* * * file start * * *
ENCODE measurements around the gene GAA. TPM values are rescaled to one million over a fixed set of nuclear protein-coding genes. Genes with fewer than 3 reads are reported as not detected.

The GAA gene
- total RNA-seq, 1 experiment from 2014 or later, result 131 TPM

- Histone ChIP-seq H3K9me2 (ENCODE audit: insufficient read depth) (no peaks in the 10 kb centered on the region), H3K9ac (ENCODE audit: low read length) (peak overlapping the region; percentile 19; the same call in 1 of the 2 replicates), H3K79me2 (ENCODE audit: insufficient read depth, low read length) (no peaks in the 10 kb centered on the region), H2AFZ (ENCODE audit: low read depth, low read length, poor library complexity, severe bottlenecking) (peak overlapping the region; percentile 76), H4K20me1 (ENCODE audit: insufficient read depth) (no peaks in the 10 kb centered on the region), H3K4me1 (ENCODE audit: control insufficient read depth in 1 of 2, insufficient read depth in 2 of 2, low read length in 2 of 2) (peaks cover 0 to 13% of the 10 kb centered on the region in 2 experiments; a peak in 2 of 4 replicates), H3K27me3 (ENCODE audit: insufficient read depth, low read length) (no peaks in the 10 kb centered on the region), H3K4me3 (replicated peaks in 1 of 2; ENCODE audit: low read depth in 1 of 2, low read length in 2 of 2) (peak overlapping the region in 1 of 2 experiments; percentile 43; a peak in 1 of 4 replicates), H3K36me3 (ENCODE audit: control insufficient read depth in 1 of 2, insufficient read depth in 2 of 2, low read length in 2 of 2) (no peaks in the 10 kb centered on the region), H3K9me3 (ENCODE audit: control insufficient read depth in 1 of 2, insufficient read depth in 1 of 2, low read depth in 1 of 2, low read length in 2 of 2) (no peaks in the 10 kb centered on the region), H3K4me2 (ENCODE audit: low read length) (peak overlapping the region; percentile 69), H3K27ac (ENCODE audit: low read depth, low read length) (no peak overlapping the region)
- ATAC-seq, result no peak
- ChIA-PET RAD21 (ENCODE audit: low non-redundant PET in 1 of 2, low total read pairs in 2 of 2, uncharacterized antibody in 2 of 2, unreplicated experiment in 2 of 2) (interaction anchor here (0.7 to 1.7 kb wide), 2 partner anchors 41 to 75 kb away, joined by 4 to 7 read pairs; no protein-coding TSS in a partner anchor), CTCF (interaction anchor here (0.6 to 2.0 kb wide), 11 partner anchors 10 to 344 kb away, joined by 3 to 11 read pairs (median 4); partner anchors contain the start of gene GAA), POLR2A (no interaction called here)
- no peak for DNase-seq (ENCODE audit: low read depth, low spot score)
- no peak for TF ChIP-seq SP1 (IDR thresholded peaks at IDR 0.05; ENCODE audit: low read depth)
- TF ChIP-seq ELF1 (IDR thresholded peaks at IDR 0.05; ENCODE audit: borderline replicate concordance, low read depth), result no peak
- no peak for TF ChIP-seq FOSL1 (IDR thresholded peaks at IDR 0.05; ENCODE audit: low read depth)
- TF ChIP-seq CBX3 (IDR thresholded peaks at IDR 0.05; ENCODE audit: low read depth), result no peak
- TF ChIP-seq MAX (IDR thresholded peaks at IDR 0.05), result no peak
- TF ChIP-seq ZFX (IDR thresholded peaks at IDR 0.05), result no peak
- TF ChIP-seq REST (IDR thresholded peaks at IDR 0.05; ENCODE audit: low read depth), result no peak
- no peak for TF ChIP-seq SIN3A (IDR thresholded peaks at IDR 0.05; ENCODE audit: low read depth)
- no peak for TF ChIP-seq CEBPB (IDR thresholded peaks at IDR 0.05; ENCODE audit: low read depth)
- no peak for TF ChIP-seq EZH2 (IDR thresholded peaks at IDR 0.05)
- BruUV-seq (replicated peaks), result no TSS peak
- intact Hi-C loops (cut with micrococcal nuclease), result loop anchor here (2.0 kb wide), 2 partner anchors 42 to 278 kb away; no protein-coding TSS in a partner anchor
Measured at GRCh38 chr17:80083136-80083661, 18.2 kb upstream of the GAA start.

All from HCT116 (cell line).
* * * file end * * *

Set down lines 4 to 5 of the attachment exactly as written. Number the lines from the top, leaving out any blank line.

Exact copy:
- Histone ChIP-seq H3K9me2 (ENCODE audit: insufficient read depth) (no peaks in the 10 kb centered on the region), H3K9ac (ENCODE audit: low read length) (peak overlapping the region; percentile 19; the same call in 1 of the 2 replicates), H3K79me2 (ENCODE audit: insufficient read depth, low read length) (no peaks in the 10 kb centered on the region), H2AFZ (ENCODE audit: low read depth, low read length, poor library complexity, severe bottlenecking) (peak overlapping the region; percentile 76), H4K20me1 (ENCODE audit: insufficient read depth) (no peaks in the 10 kb centered on the region), H3K4me1 (ENCODE audit: control insufficient read depth in 1 of 2, insufficient read depth in 2 of 2, low read length in 2 of 2) (peaks cover 0 to 13% of the 10 kb centered on the region in 2 experiments; a peak in 2 of 4 replicates), H3K27me3 (ENCODE audit: insufficient read depth, low read length) (no peaks in the 10 kb centered on the region), H3K4me3 (replicated peaks in 1 of 2; ENCODE audit: low read depth in 1 of 2, low read length in 2 of 2) (peak overlapping the region in 1 of 2 experiments; percentile 43; a peak in 1 of 4 replicates), H3K36me3 (ENCODE audit: control insufficient read depth in 1 of 2, insufficient read depth in 2 of 2, low read length in 2 of 2) (no peaks in the 10 kb centered on the region), H3K9me3 (ENCODE audit: control insufficient read depth in 1 of 2, insufficient read depth in 1 of 2, low read depth in 1 of 2, low read length in 2 of 2) (no peaks in the 10 kb centered on the region), H3K4me2 (ENCODE audit: low read length) (peak overlapping the region; percentile 69), H3K27ac (ENCODE audit: low read depth, low read length) (no peak overlapping the region)
- ATAC-seq, result no peak